A party will often need to disclose a pseudonymous adversary’s identity in conducting discovery. If you want to ask a witness questions about the plaintiff, you have to mention the plaintiff’s name. But if the court really wants to keep the plaintiff’s identity secret, then the witness would have to be put under some sort of protective order to remain quiet about that identity as well.
Many people are likely to resist becoming witnesses if that means agreeing to a protective order, at least if they have no personal stake in the matter. Legally enforceable confidentiality obligations are a burden, especially when the obligation relates to an acquaintance. If you learn your colleague Mary Jones has accused your mutual employer of sexual harassment, you may not want to be legally bound to indefinitely keep that secret fact segregated from all the other things you know about Jones, and all the other things you might say about her to coworkers or friends.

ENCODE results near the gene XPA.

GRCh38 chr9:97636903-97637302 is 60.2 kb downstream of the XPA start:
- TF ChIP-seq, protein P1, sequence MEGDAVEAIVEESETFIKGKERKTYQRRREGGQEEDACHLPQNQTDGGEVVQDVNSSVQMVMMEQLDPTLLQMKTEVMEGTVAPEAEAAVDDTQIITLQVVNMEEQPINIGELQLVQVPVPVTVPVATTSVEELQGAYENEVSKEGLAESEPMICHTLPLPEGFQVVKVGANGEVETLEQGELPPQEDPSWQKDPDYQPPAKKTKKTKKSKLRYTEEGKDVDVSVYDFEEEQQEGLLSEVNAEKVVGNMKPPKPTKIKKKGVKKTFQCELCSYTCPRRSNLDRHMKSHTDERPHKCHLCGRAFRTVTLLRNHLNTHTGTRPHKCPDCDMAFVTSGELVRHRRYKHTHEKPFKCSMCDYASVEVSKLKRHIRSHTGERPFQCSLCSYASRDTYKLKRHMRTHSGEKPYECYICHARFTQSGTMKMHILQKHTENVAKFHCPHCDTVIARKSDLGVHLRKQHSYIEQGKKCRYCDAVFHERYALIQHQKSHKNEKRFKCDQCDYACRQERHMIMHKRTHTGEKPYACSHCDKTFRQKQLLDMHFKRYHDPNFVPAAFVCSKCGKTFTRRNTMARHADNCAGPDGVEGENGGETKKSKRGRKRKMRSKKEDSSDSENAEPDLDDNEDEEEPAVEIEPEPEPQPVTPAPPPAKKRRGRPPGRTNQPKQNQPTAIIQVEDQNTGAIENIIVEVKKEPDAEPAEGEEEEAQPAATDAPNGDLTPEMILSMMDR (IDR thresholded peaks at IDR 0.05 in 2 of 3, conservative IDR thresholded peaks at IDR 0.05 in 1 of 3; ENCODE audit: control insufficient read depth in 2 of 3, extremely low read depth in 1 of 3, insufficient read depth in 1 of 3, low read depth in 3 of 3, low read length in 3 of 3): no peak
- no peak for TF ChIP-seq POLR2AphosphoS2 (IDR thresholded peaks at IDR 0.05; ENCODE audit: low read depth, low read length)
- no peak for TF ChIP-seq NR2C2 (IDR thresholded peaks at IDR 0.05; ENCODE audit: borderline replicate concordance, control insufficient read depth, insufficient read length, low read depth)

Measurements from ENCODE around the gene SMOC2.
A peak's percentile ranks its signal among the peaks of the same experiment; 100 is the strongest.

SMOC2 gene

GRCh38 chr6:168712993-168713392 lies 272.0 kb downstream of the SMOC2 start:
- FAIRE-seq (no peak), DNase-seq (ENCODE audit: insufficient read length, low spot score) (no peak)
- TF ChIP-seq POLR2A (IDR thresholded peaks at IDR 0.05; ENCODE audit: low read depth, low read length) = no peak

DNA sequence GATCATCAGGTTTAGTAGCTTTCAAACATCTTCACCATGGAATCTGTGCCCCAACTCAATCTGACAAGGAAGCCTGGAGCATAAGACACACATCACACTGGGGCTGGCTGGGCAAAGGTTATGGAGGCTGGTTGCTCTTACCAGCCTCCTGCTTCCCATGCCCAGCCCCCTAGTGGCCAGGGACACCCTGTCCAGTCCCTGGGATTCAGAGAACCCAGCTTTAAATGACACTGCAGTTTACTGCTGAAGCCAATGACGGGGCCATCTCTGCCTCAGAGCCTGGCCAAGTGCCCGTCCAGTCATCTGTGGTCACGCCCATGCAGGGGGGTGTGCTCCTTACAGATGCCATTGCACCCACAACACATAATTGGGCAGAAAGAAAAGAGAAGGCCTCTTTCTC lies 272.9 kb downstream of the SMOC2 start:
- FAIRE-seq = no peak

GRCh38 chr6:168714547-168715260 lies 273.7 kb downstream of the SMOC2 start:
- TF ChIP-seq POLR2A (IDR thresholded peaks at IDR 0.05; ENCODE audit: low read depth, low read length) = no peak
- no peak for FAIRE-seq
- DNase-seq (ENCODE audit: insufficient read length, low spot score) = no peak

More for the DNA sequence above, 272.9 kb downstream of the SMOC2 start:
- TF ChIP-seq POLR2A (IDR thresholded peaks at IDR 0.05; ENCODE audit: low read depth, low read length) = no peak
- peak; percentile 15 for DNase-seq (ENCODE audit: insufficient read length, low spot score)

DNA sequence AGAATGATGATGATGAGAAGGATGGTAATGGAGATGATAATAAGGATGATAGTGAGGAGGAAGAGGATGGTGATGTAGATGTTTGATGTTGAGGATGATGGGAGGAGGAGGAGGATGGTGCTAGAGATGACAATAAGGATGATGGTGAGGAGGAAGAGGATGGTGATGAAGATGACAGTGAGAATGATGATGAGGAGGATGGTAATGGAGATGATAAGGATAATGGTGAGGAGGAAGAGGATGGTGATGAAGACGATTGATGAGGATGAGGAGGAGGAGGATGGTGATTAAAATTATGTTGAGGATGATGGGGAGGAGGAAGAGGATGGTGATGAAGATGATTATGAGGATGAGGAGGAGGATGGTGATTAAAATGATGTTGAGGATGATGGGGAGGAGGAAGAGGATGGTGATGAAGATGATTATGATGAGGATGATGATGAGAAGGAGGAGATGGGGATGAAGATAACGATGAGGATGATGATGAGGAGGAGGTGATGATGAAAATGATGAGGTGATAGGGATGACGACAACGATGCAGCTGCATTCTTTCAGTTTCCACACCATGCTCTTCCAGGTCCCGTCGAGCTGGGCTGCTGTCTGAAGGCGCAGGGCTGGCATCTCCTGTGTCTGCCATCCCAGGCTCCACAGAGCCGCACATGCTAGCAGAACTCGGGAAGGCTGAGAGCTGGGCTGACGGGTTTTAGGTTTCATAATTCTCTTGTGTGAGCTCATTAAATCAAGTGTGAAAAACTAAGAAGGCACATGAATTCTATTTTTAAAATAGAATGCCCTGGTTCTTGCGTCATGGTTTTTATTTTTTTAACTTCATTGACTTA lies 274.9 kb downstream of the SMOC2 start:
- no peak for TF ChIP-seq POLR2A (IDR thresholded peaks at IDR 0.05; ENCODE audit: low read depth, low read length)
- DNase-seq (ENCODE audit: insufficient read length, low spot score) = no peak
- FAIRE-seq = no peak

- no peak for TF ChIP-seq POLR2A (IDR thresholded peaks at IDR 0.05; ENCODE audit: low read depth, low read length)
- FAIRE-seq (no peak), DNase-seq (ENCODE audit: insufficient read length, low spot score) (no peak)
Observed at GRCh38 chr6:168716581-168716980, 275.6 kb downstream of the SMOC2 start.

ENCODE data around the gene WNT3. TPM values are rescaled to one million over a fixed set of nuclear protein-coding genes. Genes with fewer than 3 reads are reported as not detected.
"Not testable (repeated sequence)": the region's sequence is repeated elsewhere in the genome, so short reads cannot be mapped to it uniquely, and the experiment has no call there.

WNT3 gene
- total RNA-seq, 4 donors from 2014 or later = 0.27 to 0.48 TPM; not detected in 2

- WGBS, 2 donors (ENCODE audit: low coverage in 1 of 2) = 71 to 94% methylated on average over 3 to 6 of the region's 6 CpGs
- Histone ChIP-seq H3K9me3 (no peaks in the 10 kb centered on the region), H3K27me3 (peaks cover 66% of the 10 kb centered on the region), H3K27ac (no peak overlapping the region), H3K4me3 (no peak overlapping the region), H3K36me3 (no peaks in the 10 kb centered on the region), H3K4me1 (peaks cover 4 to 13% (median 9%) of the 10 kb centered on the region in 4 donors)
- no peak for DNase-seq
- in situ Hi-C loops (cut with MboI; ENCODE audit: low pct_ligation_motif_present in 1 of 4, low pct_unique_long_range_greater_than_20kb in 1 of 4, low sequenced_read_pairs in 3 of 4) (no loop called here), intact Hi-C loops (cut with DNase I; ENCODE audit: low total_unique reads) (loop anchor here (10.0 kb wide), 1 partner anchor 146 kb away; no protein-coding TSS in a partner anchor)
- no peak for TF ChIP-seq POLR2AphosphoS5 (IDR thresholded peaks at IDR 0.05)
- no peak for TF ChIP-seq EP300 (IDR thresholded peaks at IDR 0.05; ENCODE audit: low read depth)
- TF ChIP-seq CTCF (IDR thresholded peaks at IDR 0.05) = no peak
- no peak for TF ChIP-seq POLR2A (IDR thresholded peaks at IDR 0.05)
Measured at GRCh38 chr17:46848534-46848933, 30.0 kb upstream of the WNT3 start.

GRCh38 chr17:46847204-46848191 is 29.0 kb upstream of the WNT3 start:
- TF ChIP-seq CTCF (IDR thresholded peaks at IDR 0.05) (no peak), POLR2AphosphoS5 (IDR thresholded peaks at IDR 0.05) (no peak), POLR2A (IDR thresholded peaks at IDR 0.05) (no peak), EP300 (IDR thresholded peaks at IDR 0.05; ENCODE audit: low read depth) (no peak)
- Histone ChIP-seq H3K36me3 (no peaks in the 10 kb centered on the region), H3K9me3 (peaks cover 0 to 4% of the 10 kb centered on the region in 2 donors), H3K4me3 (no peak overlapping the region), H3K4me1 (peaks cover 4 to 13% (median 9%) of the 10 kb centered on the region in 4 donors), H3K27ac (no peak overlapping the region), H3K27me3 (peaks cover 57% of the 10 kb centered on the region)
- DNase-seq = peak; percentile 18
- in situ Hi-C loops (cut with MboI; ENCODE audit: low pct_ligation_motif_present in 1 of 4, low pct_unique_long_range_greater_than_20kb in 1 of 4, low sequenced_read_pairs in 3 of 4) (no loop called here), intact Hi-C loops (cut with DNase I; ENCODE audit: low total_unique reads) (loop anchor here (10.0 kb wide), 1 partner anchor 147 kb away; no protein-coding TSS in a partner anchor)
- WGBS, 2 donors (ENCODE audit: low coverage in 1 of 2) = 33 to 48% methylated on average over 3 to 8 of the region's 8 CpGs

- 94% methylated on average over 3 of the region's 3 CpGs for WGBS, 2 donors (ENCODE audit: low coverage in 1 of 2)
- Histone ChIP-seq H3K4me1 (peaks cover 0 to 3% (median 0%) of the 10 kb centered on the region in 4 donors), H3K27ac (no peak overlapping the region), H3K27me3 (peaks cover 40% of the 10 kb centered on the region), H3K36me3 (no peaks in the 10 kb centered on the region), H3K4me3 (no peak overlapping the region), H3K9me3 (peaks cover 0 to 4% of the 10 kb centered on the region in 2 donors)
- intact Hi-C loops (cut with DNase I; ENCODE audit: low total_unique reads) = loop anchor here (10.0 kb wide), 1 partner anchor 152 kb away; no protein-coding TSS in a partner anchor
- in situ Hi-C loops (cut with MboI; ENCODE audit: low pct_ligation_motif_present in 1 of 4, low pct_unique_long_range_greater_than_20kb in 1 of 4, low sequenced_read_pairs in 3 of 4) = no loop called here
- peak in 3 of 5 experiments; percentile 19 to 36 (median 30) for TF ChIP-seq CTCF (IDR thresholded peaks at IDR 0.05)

We lawyers have to keep such secrets about people as part of our jobs, but we’re used to it, and we’re handsomely compensated for it. Not so with prospective witnesses, who may already be skittish about the justice system. And having to incur such an unpaid-for obligation may be enough to deter some witnesses from testifying.
This concern has discouraged some courts from allowing pseudonymity. In one of the sexual assault lawsuits against Harvey Weinstein, for instance, the court reasoned: